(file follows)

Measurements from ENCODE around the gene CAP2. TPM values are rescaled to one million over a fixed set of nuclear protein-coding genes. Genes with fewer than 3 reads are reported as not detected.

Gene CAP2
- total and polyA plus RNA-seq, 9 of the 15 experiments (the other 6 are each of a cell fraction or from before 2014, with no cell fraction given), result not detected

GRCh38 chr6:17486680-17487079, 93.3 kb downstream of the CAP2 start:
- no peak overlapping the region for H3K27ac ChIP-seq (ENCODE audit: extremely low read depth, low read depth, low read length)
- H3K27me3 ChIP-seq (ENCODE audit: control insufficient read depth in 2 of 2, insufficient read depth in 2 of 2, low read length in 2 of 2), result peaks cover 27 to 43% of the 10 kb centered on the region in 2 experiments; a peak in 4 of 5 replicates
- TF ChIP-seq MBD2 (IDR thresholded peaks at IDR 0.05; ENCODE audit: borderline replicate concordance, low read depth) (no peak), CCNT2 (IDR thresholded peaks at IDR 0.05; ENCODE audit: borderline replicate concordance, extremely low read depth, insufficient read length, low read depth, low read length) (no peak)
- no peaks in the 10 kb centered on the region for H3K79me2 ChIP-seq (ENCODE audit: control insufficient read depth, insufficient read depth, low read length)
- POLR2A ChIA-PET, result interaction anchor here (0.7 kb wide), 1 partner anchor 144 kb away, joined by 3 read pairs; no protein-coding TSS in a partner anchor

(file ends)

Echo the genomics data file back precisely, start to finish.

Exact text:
Measurements from ENCODE around the gene CAP2. TPM values are rescaled to one million over a fixed set of nuclear protein-coding genes. Genes with fewer than 3 reads are reported as not detected.

Gene CAP2
- total and polyA plus RNA-seq, 9 of the 15 experiments (the other 6 are each of a cell fraction or from before 2014, with no cell fraction given), result not detected

GRCh38 chr6:17486680-17487079, 93.3 kb downstream of the CAP2 start:
- no peak overlapping the region for H3K27ac ChIP-seq (ENCODE audit: extremely low read depth, low read depth, low read length)
- H3K27me3 ChIP-seq (ENCODE audit: control insufficient read depth in 2 of 2, insufficient read depth in 2 of 2, low read length in 2 of 2), result peaks cover 27 to 43% of the 10 kb centered on the region in 2 experiments; a peak in 4 of 5 replicates
- TF ChIP-seq MBD2 (IDR thresholded peaks at IDR 0.05; ENCODE audit: borderline replicate concordance, low read depth) (no peak), CCNT2 (IDR thresholded peaks at IDR 0.05; ENCODE audit: borderline replicate concordance, extremely low read depth, insufficient read length, low read depth, low read length) (no peak)
- no peaks in the 10 kb centered on the region for H3K79me2 ChIP-seq (ENCODE audit: control insufficient read depth, insufficient read depth, low read length)
- POLR2A ChIA-PET, result interaction anchor here (0.7 kb wide), 1 partner anchor 144 kb away, joined by 3 read pairs; no protein-coding TSS in a partner anchor